I was reminded this morning by DVD Beaver’s Gary Tooze about the 10.27 arrival of Z, the landmark 1969 political thriller from director Costa-Gavras, on a Criterion Collection DVD. A restored high-def digital transfer. Audio commentary featuring film historian Peter Cowie. New interviews with Costa-Gavras and dp Raoul Coutard. And a booklet essay by Armond White, among other extras.
It’s one of the best political pulse-pounders ever made, and one of the few to make my eyes water over. It’s deeply engrossing for the taut writing and crackerjack performances, the urgent docu-style realism throughout, and especially the emotional inspiration it delivers at the finale. I’m figuring there must be at least a couple of generations of serious filmgoers who’ve never caught it, or perhaps have never heard of it. Whichever way (and even for those who saw it in theatres 40 years ago), this is really and truly a disc to settle into.
Based on a 1966 novel of the same name by Vassilis Vassilikos, Z is a slightly fictionalized, largely truthful account of events surrounding the assassination of democratic Greek politician Gregoris Lambrakis in 1963.
An ensemble piece with a central through-line, Z is mainly about the political awakening of an investigating magistrate (Jean-Louis Trintignant) who gradually comes to realize that Lambrakis (Yves Montand) wasn’t accidentally killed by a hit-and-run driver but clubbed to death by a right-wing thug on behalf of the Greek military, who eventually took over and ran Greece junta-style from ‘1969 to ’74.
But of course it’s also a metaphor for all struggles — now, then, forever — between rightist strong-man governments and thoughtful, truth-seeking, power-to-the-liberal-wing types.
Irene Pappas costars as Zambrakis’s wife, but the lifeblood of Z is in the vigorous performances by numerous secondary performers.
Trintignant’s investigator is based on Christos Sartzetakis, who years later was appointed President of Greece by democratically-elected parliamentarians.
“Everybody said there is no love story, there is no central character, the story of a Greek senator who is killed….who really cares about it?,” Costa-Gavras said in a recent interview. And so forth. There was nothing looking like a usual movie: there are so many people in the movie, there is no one character from the beginning to the end.”
Shot in 1968 and ’69, Z “was made as a kind of protest against the colonists in Greece,” he explained. “All Greeks out of Greece at that time, they tried to do something about it – riots and whatever, and signed petitions, and the only thing I could do is to make a movie. When I did the script, all the actors you saw accepted to play in it, but no producer or distributor would give a penny to make the movie.
“I had a grant from the French government…and with that I was going around, and everybody refused except for the Algerians, who said, ‘Okay, you can do it here, but we don’t have any money to give to you. We give you all the facilities to shoot in the street, and some technicians.’ Almost all of the major actors [and] myself [made the film] without being paid.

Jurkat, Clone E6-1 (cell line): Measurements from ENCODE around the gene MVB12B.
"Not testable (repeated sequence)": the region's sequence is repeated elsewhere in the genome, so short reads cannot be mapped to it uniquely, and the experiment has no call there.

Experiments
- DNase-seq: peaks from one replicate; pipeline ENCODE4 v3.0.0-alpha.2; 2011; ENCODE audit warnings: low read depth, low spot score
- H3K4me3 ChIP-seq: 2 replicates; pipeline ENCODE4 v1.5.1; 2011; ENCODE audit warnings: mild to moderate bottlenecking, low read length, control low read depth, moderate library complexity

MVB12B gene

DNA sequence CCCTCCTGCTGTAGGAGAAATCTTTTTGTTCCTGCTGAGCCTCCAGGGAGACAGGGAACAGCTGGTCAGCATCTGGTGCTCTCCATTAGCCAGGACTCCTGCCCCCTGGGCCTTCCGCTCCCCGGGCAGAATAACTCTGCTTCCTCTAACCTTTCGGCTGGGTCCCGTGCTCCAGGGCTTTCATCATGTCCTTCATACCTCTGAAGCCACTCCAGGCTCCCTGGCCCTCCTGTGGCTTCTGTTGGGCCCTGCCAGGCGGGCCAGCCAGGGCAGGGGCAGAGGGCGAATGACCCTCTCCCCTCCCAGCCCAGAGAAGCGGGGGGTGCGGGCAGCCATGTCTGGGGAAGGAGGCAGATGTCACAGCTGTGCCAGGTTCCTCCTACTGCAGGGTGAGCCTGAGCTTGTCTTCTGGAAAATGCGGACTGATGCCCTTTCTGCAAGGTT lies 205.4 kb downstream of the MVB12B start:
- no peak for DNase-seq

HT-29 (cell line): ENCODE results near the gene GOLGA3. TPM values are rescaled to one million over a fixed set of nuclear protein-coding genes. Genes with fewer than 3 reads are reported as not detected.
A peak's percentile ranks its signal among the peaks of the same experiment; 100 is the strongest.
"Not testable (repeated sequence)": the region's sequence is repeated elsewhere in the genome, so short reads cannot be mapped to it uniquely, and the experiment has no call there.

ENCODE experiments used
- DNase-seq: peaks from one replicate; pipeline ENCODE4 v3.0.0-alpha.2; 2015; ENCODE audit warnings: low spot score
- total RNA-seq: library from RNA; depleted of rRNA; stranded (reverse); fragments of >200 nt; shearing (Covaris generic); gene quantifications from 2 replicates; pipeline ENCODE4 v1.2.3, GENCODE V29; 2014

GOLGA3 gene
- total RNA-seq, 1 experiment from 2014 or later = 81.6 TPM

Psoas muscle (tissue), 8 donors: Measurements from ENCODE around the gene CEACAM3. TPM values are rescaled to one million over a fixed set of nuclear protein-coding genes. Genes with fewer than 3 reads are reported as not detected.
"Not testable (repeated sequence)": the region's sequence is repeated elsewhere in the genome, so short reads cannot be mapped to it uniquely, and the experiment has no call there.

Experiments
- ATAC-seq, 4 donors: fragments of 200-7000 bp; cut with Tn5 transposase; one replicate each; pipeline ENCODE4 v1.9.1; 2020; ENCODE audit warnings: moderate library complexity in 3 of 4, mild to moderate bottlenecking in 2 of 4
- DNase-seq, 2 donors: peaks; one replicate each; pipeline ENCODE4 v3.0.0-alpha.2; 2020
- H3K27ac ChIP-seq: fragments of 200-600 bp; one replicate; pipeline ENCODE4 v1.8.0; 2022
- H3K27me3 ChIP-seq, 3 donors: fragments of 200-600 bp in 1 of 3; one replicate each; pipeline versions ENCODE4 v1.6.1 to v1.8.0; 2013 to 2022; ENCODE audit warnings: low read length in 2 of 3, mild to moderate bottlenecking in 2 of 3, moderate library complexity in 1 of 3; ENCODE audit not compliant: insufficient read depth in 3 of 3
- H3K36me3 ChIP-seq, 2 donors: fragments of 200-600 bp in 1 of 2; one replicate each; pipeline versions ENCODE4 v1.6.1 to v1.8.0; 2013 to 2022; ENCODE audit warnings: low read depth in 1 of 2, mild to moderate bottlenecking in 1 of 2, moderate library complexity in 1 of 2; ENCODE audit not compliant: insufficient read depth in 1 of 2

“And we did the movie for $400,000, and it was amazing, because during the shooting, we asked two journalists to come and see us and to write some articles. Nobody came. And when the movie came out, the first week it did very poorly, because a lot of people wrote about the political content of the movie, and people were a little scared about the political movies, you know. But little by little, the movie was playing for something like 45 weeks in Paris. It was a huge success in Paris and around the world, which was a big surprise also, because nobody was believing or accepting [at first]. So that was the story of Z.”
Z won the 1969 Cannes Film Festival Jury Prize, and Trintignant was named Best Actor. It also won New York Film Critics Circle award for Best Film and Best Director, and the 1970 Best Foreign Language Film Oscar along with an Oscar for Best Editing (i.e., Fran√ßoise Bonnot). Z was the first film to be nominated for Academy Awards both for Best Foreign Language Film and for Best Picture.
The film ends ironically with a French TV reporter explaining that despite Trintignant’s character having indicted the Zambrakis killers, all the good guys were subsequently dismissed, busted or disappeared, and the assassins, though convicted of murder, had their sentences reduced, and the military officers involved received only administrative reprimands.
As the end-credits section begins (but before listing the cast and crew), Costa-Gavras listed things banned by the Greek junta. They included peace movements, strikes, labor unions, long hair on men, the Beatles, other modern and popular music (“la musique populaire”), Sophocles, Leo Tolstoy, Aeschylus, writing that Socrates was homosexual, Eugene Ionesco, Jean-Paul Sartre, Anton Chekhov, Harold Pinter, Edward Albee, Mark Twain, Samuel Beckett, the bar association, sociology, international encyclopedias, free press, and new math.
Also banned was the letter Z, which was used as a symbolic reminder that Lambrakis (and by extension the spirit of resistance) lives.